Lager Iout

l have to commiserate with poor Trevor Johnston. what an unhappy time he must have had at the Film Festival (Final reels The List 156). So many films and all that is etched on his mind is the l’ilsner lirquell party. So what reviews will we read next week‘.’ ‘All quiet on the l’ilsner front’. ‘(‘iti'/.en Lquuell’. ‘Butch L'rquell and the l’ilsner Kid’. Basically MrJohnston. life is

Printed by Scottish (‘ounty

for afake vampire bite) was giving me '

v 1" ' fiQV-Va'dfi" I t_J ’9,

cheap. but l’ilsner lfrquell is expensive'. (unless you are a film critic ofcourse.)

‘Bud' Weiser

Spottiswoode Street


Glasgowing on

Do you not think it important to give more than token coverage to what is going on in Scotland's [.argest— and best city. (ilasgow. while all the Edinburgh Festival shenanigans are under way? There are 92 pages of The List. 69 (including adverts) are dedicated to the Edinburgh Festival and only eighteen to other events. And two of them are for the telly. which you lot get too.

1 could not care less whether Frank Dunlop had afternoon tea with 'l‘hom Dibdin (llow bloody Morningside can you get). What about the real world.

Allan Stewart

Hamilton Drive


Yeah, well we've all had enough of the Festival now as well so you can join us in getting stuck into the tequila. We resume normal service

from this issue. once again giving

Glasgow the coverage it deserves.


" CUERVfl Eequilu

Deathly hush Were you at The (‘ameo on the night of Friday 23rd August to watch the 1 1.15pm show of Henry? Maybe you were one of the merry band who guffawed extravagantly throughout? Funny was it? Rape. maiming and anguish. murder upon motiveless murder. worth a giggle? Is there any film starker. more searching and demanding and moral?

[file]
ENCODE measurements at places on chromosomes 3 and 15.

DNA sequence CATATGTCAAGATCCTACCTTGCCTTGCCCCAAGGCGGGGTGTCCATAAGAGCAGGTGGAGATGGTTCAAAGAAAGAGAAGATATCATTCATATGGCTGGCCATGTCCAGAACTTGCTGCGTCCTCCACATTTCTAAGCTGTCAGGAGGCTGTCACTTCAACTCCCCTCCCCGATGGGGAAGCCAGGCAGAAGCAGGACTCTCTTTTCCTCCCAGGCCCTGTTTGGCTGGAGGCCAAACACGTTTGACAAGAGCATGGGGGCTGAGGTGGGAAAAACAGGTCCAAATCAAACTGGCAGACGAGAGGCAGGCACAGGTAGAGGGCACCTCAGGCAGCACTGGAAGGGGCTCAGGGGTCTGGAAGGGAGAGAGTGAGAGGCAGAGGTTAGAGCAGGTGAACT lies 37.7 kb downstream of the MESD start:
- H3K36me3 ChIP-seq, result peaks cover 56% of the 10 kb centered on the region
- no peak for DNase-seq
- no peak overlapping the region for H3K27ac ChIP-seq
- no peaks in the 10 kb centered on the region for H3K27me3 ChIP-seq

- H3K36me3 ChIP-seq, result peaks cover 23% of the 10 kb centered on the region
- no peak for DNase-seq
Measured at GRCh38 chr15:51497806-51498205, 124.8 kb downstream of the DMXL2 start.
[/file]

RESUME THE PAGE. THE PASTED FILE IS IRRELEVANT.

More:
The Silence of the Lambs was a

cop-out and irresponsible with a cosy wee chuckle to end on. Henry found you out. oh frolicsome ones. you thought you had its measure: you answered with laughter but there is no answer— we share his humanity and we know he exists. Go and see it again. lads. this is no laughing matter. Restrain the performing urge perhaps: 1 think there was something you missed.

J.R.l-l. McEwen



Tired and emotional

An interesting touch that. in The List 156. to get a performer to comment on her reaction to the critics. On the whole. 1 agree with Katie London that critics are lazy. It does seem that they spend their time propping up the bar ofthe Assembly Rooms. If that is the only place they have visited. they cannot say they have been to Edinburgh. let alone the Edinburgh Festival.

But you must give credit where it is due. Many critics see three or four shows a day. in pursuit of the one which is truly original. Think of the stamina needed to watch over twenty performances in one week while still maintainingone‘s standards and providing lucid copy. The pressure to start reviewing the seats becomes intense.

I was talking to a journalist for a Spanish paper the other evening. who told me that he is covering the International Festival. the Fringe. and the Film Festival. An enviable task. you might think. and it is. but the fact is that he has to provide two pages of copy every week. Even when fatigue sets in. he has to keep going to shows.

As for the quote from The Indescribably Boring’s critic that ‘the established discourse of theatre reviewing is more acceptable to educated middle-class people'. What patronising middle-class rubbish. I prefer the Evening Snooze‘s comment that reviewing shows is a job. like any other reporting job. Whether or not critics are any good at acting is totally immaterial. so long as we can communicate the essence ofthe play to its potential audience.

A. Critic. (Name and address supplied)

Post Script